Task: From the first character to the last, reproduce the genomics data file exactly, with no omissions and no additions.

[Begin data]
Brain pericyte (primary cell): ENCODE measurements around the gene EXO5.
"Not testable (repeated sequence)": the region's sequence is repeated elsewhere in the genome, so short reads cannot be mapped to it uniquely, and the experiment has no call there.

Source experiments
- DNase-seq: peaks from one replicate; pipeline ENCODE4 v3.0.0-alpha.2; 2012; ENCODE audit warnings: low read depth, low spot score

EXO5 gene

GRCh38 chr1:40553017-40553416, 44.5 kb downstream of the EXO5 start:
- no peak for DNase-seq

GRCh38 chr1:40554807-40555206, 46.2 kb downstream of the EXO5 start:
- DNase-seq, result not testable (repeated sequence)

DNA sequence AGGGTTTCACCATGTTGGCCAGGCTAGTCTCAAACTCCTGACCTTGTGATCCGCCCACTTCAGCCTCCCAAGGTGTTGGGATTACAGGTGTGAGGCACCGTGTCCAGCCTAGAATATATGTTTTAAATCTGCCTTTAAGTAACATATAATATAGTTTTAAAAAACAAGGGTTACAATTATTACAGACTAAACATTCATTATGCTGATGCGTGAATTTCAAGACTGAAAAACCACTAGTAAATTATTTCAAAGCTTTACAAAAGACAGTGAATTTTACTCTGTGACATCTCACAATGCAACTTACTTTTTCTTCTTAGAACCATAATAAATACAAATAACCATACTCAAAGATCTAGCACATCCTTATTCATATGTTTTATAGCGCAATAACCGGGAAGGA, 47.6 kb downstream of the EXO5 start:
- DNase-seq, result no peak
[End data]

Brain pericyte (primary cell): ENCODE measurements around the gene EXO5.
"Not testable (repeated sequence)": the region's sequence is repeated elsewhere in the genome, so short reads cannot be mapped to it uniquely, and the experiment has no call there.

Source experiments
- DNase-seq: peaks from one replicate; pipeline ENCODE4 v3.0.0-alpha.2; 2012; ENCODE audit warnings: low read depth, low spot score

EXO5 gene

GRCh38 chr1:40553017-40553416, 44.5 kb downstream of the EXO5 start:
- no peak for DNase-seq

GRCh38 chr1:40554807-40555206, 46.2 kb downstream of the EXO5 start:
- DNase-seq, result not testable (repeated sequence)

DNA sequence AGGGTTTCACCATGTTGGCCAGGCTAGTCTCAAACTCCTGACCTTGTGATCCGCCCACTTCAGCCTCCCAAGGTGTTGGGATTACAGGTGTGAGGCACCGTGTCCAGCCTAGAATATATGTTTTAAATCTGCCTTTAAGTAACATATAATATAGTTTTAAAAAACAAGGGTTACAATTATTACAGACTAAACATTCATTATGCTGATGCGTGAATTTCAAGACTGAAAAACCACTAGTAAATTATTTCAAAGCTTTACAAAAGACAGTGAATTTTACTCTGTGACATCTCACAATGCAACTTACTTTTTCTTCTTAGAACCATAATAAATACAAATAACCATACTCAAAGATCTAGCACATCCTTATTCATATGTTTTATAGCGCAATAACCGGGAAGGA, 47.6 kb downstream of the EXO5 start:
- DNase-seq, result no peak